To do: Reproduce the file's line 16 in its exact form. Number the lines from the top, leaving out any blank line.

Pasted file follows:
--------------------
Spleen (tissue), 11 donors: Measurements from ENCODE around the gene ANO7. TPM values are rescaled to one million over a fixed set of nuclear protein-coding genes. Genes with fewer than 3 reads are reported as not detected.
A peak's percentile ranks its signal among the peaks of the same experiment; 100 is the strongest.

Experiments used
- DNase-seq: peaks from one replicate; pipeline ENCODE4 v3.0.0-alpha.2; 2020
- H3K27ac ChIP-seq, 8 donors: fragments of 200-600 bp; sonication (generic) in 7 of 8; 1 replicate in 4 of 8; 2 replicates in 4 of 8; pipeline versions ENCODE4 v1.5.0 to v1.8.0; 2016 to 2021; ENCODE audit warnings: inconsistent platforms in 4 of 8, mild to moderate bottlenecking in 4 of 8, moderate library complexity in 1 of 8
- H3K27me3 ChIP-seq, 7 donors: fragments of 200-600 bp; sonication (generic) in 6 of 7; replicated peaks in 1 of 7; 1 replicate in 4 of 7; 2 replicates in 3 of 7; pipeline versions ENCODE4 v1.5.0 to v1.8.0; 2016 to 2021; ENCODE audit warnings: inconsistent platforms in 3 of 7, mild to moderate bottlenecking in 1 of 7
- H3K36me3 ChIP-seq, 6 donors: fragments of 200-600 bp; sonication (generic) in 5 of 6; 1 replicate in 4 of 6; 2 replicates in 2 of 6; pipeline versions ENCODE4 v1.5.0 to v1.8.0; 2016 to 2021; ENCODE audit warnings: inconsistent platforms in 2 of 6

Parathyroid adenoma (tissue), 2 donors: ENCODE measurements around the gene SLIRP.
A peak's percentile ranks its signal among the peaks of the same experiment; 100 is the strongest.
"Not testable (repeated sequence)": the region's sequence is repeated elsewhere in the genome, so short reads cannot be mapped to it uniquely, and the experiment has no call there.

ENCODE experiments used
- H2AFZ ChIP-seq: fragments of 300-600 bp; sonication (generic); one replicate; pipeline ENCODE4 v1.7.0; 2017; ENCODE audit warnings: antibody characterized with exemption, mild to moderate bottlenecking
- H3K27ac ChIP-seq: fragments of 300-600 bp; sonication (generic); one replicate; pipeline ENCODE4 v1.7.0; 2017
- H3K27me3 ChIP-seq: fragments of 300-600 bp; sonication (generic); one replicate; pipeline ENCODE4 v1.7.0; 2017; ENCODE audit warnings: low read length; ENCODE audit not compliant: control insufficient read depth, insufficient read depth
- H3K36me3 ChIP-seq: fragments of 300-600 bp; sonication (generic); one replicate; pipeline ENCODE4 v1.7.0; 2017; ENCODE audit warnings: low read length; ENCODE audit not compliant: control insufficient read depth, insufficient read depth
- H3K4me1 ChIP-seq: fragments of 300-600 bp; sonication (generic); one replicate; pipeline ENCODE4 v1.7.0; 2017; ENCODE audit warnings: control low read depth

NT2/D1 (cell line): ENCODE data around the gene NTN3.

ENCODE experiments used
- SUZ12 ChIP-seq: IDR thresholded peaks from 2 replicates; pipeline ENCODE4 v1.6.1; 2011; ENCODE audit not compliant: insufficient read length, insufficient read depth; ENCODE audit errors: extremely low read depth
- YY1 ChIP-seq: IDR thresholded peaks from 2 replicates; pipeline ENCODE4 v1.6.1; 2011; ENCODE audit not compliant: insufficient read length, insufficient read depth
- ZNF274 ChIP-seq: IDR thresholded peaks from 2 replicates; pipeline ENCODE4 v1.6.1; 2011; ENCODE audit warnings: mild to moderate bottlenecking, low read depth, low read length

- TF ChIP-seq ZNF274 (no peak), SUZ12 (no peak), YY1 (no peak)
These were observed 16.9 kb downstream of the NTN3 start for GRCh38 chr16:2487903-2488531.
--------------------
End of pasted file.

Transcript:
- H3K4me1 ChIP-seq: fragments of 300-600 bp; sonication (generic); one replicate; pipeline ENCODE4 v1.7.0; 2017; ENCODE audit warnings: control low read depth